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SOMETIMES FREE EBOOK
John Ford’s The Broken Heart: A Retelling
• Comedian Milton Berle once guest-starred on Marlo Thomas’ TV series That Girl, and he was a pain in the butt, complaining constantly about everything. Things got so bad that Marlo telephoned her father, the comedian Danny Thomas, to ask for advice. Danny told her, “Ask him to spell words that begin with R.” This, of course, makes no sense whatsoever, so Marlo replied, “What? Ask him to spell words that start with R? What are you talking about?” Danny told her, “Just do it.” Marlo yelled to Milton, “Hey, Milton, how do you spell recluse?” Milton replied, “R-E-C-Q-U-L-S-E,” and people laughed. Then Marlo yelled, “How do you spell remember?” Milton replied, “R-E-M-M-M-E-M-M-M-B-M-M-E-R-M,” and everybody laughed. As soon as Milton got a few laughs, he stopped complaining. Marlo says, “Milton just wanted to feel comfortable. And he felt comfortable when people were laughing. Now he could go to work.”
• Lindley Miller Garrison served as Secretary of War under President Woodrow Wilson. Much of the reading he had to do in office was dry and boring, but once he came across something interesting. A colonel had ordered a lieutenant to take 15 men across a swamp, but although the lieutenant was a capable man, he did not want to do so, arguing that the mud was too deep. However, under orders he made the attempt, but returned with himself and his men covered with mud. The lieutenant told his colonel, “Sir, the mud is over my men’s heads. I cannot do it.” The colonel then ordered the lieutenant to requisition anything that was needed for him to take 15 men across the swamp, so the lieutenant filled out the necessary requisition form: “I want fifteen men eighteen feet long to cross a swamp fifteen feet deep.”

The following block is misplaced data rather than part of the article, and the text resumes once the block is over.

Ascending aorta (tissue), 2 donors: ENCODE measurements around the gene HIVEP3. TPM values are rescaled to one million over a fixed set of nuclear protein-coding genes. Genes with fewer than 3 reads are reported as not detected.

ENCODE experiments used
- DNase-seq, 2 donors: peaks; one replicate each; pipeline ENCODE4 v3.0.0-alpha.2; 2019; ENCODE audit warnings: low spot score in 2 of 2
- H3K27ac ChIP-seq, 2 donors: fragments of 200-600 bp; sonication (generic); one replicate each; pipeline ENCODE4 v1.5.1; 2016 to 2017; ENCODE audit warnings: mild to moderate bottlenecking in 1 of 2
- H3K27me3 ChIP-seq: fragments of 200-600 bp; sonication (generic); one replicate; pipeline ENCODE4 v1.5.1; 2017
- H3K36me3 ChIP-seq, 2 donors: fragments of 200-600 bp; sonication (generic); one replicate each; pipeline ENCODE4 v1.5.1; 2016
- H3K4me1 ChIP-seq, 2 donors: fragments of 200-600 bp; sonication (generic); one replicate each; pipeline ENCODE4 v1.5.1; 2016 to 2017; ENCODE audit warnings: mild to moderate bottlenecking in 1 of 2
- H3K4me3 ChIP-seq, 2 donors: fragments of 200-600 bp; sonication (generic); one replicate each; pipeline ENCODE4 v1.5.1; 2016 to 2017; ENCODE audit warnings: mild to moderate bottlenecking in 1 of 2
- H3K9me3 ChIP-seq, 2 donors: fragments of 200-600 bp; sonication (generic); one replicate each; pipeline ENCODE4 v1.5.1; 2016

• Educators tend to be creative problem-solvers. For example, a number of schools in England had problems with girls wearing skirts that were much too short and violated the schools’ dress codes. Teachers were spending too much time enforcing the dress code, and they wanted to spend more time teaching. They solved the problem of too-short skirts by banning skirts altogether. Now girls as well as boys have to wear trousers. Publicly funded Nailsea School is one school that banned skirts. Headmaster David New says about the dress-code violations that resulted in the ban, “We didn’t want to waste any more time on it. [The ban] just means that teachers can concentrate on what’s important in education.”
• Kathleen Engle, a middle-school physical-education teacher in Newcastle, Wyoming, is famous there for her toe talks. When kids are mean to each other, perhaps without realizing it, she makes the kids touch their toes when she lectures them “about their behavior, how it looks to others, and whether they realize what they’re doing.” Why make the kids touch their toes? She explains, “Because they’re staring at their toes, they can’t play off of each other with the rolled eyes and the shrugs and touching each other. Because when they’re looking at each other, they’re not listening to me.” This really works. She says, “Often kids will come to me and say, ‘I didn’t really realize what I was doing.”